Sarah Bush, assoc. teaching prof.

Johannes Schul and I have been collaborating on our research since we met at MU in 1997. My background is in the behavioral ecology of amphibians (PhD thesis: Courtship and male parental care in the Mallorcan midwife toad, Alytes multensis, from the University of East Anglia in England). I came to MU to study communication in the gray treefrogs with Carl Gerhardt. Johannes and I worked together on the treefrog project before turning our attention to the local katydid communty. (We still dabble in treefrogs every now and then.)

Johannes and I are co-PIs on the NSF grant 'The evolution of novel traits in the acoustic communication system of Neoconocephalus (Orthoptera, Tettigoniidae).' We are studying how the communication system in this group of insects has diversified, both in male calls and in female preferences. I use the spherical walking compensator (a.k.a. 'the kugel') to determine which attributes of the male calls are used by the females to identify conspecific males. By mapping the male calls and female recognition mechanisms onto the phylogeny of the genus, we aim to understand how diversification in the communication system proceeds, and how the communication system may be linked to the process of speciation.

Two additional research projects keep me busy: 1) The role of resonant neurons in rate recognition. For species in which females attend to the pulse rate of the male call, I use psycho-acoustic experiments to determine whether the nervous system could be using a resonance-mechanism to recognize the correct rate. This is part of a larger project to understand how the nervous system filters temporal properties of the calls. 2) Leader preferences and call synchronization. I worked with Joey Tauk (an undergraduate) to determine whether leader preferences are inevitable in species in which males synchronize their verses. Previous researchers had hypothesized that contra-lateral inhibition in the hearing system is responsible for wide-spread leader preferences in katydids. Our data indicate that not all species possess a leader preference, and the hypothesized neural explanation for leader preferences is inadequate to explain the phenomenon.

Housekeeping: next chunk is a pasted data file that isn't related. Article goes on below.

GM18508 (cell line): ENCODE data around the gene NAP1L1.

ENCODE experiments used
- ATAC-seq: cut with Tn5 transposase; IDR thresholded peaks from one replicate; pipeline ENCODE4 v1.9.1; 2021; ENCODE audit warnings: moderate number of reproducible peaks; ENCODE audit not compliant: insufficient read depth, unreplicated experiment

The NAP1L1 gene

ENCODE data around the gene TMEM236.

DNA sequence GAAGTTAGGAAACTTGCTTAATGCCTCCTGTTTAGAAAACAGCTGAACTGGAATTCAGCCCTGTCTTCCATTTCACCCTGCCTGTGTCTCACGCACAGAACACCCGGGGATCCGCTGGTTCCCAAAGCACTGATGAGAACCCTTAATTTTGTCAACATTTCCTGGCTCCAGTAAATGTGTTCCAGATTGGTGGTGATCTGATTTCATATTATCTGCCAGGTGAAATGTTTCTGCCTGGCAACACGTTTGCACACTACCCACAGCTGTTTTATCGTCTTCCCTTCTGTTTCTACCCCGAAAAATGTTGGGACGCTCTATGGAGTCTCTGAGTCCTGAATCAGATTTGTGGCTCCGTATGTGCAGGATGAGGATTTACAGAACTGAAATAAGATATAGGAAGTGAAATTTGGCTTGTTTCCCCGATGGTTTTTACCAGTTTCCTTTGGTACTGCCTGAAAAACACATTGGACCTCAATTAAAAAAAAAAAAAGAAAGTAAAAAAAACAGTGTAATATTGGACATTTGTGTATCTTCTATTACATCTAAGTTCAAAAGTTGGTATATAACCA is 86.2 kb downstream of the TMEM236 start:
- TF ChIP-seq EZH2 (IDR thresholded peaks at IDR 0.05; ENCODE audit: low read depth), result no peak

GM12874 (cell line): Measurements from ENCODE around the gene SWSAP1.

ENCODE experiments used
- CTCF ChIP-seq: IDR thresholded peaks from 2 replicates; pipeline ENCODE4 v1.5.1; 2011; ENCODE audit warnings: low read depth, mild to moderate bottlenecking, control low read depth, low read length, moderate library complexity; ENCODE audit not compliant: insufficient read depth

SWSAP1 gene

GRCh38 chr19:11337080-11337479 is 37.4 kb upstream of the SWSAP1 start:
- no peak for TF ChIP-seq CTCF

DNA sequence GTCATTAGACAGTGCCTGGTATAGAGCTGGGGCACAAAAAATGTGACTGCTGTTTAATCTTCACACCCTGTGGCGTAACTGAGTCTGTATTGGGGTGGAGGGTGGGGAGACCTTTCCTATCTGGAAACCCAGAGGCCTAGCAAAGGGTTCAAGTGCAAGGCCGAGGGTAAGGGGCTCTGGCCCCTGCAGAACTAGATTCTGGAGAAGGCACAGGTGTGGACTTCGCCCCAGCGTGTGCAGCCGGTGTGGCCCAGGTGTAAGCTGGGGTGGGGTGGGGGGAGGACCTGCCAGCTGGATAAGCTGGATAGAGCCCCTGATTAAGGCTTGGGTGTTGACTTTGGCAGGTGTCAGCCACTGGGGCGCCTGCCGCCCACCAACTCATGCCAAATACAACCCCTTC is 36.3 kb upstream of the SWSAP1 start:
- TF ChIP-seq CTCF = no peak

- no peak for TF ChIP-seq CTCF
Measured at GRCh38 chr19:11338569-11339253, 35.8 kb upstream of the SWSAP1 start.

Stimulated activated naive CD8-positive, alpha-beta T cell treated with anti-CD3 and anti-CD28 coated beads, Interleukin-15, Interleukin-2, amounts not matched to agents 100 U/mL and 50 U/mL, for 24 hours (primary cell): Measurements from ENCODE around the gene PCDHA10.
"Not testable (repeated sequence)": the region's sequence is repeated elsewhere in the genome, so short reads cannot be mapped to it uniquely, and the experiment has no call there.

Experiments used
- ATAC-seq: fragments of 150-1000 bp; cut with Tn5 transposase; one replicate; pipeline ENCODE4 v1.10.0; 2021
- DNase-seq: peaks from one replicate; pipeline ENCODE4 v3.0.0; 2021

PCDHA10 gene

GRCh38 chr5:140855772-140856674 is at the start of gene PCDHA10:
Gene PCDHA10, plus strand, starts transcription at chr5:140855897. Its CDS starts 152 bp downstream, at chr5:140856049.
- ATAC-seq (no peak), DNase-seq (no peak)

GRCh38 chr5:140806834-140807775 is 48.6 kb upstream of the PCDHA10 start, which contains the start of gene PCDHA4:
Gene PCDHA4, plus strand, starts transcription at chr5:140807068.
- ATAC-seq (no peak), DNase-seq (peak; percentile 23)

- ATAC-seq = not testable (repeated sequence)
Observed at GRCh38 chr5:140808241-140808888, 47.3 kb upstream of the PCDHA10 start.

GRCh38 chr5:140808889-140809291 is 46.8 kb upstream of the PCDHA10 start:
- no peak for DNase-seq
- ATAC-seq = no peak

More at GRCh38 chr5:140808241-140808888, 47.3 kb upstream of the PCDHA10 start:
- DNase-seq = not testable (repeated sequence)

I teach three courses at MU. Bio 1010 is a large-lecture introductory course for non-majors. Community Biology (Bio 3100) is an upper-level, mixed-majors course that combines ecology and evolution. Animal Communication (Bio 4642) is a senior-level biology course with a focus on reading and discussing primary literature; the course addresses both mechanistic and evolutionary issues in the field of animal communication. If you have any questions about these courses, you can contact me at